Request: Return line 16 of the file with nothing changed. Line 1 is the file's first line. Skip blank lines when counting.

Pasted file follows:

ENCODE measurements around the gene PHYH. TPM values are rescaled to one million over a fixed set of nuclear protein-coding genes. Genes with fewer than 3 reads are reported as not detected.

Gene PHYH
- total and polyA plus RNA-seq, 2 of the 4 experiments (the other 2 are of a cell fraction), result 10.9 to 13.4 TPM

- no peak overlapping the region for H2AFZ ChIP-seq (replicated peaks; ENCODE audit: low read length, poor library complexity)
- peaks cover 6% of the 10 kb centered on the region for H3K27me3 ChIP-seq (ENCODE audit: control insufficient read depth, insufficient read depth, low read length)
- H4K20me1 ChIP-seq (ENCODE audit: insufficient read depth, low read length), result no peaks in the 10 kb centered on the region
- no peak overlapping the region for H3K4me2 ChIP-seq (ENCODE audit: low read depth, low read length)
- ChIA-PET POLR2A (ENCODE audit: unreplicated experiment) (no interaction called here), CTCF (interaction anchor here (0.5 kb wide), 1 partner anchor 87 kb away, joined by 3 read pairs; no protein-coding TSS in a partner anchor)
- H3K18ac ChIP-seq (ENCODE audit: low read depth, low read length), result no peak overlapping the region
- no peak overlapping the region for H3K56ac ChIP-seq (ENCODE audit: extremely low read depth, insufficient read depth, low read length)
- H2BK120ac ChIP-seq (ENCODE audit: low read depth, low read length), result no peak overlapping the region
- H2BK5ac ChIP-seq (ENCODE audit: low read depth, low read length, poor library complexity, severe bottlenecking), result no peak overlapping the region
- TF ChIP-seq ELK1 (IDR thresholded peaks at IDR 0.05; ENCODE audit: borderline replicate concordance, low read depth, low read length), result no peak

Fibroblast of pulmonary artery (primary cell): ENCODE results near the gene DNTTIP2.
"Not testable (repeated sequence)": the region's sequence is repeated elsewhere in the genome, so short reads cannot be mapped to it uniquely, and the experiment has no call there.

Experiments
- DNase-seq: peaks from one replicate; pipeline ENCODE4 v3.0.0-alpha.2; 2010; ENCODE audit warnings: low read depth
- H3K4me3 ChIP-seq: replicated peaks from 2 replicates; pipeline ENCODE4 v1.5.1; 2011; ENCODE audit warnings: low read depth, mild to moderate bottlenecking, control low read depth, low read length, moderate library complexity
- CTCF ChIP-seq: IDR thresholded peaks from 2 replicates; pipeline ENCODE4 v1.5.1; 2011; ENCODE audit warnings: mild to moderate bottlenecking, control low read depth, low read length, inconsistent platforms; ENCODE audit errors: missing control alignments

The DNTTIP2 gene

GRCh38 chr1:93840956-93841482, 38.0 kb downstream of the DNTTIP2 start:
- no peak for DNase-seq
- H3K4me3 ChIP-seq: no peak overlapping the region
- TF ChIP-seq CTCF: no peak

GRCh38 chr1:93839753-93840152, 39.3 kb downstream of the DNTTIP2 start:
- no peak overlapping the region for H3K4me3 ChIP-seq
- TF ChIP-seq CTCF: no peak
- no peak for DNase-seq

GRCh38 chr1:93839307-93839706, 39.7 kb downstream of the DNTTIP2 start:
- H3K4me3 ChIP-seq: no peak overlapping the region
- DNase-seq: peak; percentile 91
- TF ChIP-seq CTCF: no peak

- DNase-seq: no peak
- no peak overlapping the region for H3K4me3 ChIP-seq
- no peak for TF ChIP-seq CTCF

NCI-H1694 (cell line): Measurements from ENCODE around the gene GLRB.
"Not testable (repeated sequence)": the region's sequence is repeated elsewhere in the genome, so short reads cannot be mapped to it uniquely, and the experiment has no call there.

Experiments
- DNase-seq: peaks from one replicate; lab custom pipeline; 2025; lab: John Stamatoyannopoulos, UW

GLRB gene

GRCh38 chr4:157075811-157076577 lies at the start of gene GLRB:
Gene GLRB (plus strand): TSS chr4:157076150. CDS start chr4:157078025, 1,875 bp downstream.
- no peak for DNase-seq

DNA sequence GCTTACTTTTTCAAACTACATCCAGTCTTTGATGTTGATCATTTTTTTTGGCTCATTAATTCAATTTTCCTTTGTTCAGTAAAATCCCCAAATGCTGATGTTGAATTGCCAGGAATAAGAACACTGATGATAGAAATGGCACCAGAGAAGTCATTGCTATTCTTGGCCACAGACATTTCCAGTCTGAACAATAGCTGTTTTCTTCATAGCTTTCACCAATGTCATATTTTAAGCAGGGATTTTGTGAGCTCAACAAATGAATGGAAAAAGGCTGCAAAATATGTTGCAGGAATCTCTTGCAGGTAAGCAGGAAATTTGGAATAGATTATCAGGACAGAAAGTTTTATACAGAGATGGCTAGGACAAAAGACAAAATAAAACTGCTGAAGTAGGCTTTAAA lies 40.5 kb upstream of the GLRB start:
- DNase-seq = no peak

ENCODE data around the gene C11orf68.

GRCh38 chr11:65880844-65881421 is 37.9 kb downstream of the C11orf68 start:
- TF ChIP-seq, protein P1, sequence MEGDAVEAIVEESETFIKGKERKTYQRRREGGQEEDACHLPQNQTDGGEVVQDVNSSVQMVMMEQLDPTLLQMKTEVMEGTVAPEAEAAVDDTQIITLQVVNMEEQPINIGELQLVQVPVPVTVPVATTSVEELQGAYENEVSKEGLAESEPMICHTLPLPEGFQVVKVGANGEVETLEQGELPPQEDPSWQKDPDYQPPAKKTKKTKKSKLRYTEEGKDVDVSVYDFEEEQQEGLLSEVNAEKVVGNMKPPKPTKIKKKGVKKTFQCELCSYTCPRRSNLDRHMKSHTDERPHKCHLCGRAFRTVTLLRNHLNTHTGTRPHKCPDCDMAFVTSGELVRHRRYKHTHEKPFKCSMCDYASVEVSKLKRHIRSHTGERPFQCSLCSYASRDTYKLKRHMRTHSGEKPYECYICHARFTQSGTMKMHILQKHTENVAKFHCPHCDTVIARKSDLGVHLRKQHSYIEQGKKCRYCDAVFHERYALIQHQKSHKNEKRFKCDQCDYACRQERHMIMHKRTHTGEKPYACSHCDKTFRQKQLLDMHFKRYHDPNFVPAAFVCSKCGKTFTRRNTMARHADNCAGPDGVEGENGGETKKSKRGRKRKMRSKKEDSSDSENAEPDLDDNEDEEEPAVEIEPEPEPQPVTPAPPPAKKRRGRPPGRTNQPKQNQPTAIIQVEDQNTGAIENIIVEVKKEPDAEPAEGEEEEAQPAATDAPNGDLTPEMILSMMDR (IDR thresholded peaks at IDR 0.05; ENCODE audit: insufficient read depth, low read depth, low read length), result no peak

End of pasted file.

Experiments